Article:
January 2021

Audio Collaborative 2020 – Event Commentary:

12 The Battle for ‘Share of Ear’

Futuresource Consulting’s 2020 Audio Collaborative conference shifted to an all-virtual experience, while still sharing a range of industry insights and discussing the future of the audio industry. Thought- provoking panels and presentations took place across the two days with world-class speakers, all of which were designed to support audio brands with emerging from the pandemic as stronger, better positioned, more valuable businesses. One of those panel discussions centred around the

overlapping and converging applications across the headphones market and how this could impact the developing landscape moving forward. Joining Luke Pearce, Market Analyst in the Consumer Audio team at Futuresource Consulting, for the conversation was Bernice Cramer, Director of Product Management and Global Marketing at Bose, Tim Johnston PE, Vice President of Engineering at Starkey Hearing, Stuart George, Managing Director at Cambridge Audio, and Chris Havell, Senior Director of Product Marketing, Voice and Music at Qualcomm Technologies.

The headphones landscape has experienced

phenomenal growth over the last decade and as a result, headphones are becoming the fastest-selling personal electronic device on the market.

COVID-19 has certainly accelerated this adoption

due to the increase in remote working, the growth of gaming and further potential in use cases, such as health and hearing augmentation. As a result, headphones and true wireless devices are expected to grow to over 700 million within five years. Cambridge Audio’s Stuart George commented that

headphones are no longer just used for work purposes but for leisure and relaxation – people have chosen to use audio as a place to find private space and personal isolation. In many ways, seeking solace to escape the stress and strains of COVID-19 has been a key reason to utilise headphones within the home environment. Bernice Cramer added that headphones are no

longer for passive listening alone but for multi-tasking. As we get used to juggling remote working with other personal commitments and family time, she stated that “COVID-19 has accelerated this need to move between different spaces; headphone devices are now being used as an interface with the world”. As the use cases for headphones intensifies, will one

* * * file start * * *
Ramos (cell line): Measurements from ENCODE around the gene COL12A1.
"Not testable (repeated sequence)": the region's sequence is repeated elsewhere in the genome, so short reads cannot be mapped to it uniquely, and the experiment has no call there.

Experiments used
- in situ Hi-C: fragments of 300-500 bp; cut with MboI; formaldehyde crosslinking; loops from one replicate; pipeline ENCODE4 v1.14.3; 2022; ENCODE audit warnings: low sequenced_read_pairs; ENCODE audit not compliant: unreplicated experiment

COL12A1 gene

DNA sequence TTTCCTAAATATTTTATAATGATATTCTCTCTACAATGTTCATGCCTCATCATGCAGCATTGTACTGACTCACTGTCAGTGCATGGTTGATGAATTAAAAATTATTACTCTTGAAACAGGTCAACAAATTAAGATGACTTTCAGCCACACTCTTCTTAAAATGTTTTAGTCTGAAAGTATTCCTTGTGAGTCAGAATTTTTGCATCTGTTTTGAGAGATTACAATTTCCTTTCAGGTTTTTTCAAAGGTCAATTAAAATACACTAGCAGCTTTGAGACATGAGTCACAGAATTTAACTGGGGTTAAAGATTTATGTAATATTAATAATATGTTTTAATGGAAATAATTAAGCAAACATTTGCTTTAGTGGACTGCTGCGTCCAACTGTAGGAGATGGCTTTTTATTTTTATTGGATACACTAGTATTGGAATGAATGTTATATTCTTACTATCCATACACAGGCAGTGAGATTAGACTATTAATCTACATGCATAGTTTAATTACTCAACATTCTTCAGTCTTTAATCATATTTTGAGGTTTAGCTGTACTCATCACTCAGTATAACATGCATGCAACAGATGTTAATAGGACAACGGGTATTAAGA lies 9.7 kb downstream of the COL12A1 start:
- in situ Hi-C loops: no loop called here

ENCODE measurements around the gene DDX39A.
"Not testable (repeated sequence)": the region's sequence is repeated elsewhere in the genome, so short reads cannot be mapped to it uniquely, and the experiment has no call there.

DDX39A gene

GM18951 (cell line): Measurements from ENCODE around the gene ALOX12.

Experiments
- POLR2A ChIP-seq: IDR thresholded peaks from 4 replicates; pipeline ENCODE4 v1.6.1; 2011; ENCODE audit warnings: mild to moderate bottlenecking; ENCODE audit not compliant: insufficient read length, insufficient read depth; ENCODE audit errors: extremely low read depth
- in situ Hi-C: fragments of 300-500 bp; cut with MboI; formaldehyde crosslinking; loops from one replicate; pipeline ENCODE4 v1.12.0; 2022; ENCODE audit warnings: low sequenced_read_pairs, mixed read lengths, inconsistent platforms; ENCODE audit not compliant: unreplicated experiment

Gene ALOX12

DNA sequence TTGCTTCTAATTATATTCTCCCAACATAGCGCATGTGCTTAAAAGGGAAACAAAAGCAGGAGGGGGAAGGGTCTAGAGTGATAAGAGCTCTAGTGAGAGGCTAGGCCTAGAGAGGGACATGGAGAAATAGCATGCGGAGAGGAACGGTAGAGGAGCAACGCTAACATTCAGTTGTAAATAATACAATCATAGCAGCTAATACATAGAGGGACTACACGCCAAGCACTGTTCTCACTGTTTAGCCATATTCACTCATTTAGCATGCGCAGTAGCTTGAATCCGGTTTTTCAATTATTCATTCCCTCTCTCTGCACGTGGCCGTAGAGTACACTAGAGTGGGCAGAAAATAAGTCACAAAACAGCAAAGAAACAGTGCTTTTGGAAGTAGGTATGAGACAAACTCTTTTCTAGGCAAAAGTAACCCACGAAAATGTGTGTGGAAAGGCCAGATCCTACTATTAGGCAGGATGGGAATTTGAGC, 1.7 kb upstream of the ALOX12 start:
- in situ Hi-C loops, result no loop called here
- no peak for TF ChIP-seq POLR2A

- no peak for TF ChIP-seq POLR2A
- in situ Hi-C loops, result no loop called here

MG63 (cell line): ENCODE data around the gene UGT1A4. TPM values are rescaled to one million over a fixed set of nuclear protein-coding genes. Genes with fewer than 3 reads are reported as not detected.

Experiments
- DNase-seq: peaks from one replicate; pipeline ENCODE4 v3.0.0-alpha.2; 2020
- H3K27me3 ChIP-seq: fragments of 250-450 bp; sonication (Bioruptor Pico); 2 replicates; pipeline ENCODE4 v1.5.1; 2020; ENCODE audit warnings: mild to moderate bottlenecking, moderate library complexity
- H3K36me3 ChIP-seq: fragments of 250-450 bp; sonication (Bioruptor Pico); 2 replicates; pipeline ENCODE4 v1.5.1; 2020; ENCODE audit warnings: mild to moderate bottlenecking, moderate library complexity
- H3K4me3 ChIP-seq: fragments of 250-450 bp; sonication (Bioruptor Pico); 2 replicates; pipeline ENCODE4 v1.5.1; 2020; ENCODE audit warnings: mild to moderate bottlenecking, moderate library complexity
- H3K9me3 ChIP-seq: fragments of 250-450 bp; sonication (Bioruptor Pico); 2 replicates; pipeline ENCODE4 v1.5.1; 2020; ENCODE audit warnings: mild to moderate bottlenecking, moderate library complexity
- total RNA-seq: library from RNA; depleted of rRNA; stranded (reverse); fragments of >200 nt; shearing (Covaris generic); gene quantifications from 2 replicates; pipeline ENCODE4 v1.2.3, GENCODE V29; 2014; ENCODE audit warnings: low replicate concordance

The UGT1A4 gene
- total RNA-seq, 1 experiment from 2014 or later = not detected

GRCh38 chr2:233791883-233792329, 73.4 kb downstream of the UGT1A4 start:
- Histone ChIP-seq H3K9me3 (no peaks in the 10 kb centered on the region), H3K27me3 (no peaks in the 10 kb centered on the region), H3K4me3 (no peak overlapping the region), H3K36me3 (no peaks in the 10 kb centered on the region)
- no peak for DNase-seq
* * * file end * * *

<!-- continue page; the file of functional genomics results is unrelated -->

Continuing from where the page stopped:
‘super product’ take over? It is certainly more of a multiple-product ownership, Chris Havell suggested. “There are very significant differences between certain use cases and therefore where a product has its focus. Our requirements differ for work purposes, for fitness and for entertainment.” Ms Cramer also added that, “the single most reliable

predicter about whether consumers will buy a pair of premium headphones, is whether they already own another pair of premium headphones.” People are interested in custom-built devices for many different activities and so it’s not a ‘one size fits all’ solution. Mr George agreed that the headphones market and the rate of innovation for new products certainly fuels this

addictive need for seeking premium audio quality, time and time again. Interestingly, while consumer preferences for audio devices will differ, Tim Johnston stated that there will certainly be an overlap between what consumers are seeking with headphones products and what is requested from the hearing aid market.

Does sound quality ever just become

‘good enough’? “Sound quality is a universal requirement,” commented Mr George. “First and foremost, it’s purely about the listening experience and the ability to listen to music in better quality.” However, as all headphones products are becoming

more specialised, Ms Cramer believes that audio quality is no longer sufficient on its own. Microphone quality is also crucial, with the implementation of artificial intelligence allowing you to distinguish voices from anything in the background. This is particularly crucial given the amount of time now spent attending virtual meetings remotely. “Situational hearing enhancement is invaluable,”

she adds. “It’s harder to distinguish peoples’ voices during COVID and so that hearing enhancement becomes wrapped into the audio quality of devices.” Mr Havell believes that there are still numerous

improvements to be made, with immersive audio quality, microphone audio quality and protecting our health being of key importance. In addition to this, consumers are now gaming and

watching movies more using headsets, as Mr Johnston highlighted. This means that audio quality is also taking on another meaning, due to the fact it’s got to be low latency. Mr Havell added that it is now about implementing these features moving forward into standard headphone products for consumers.

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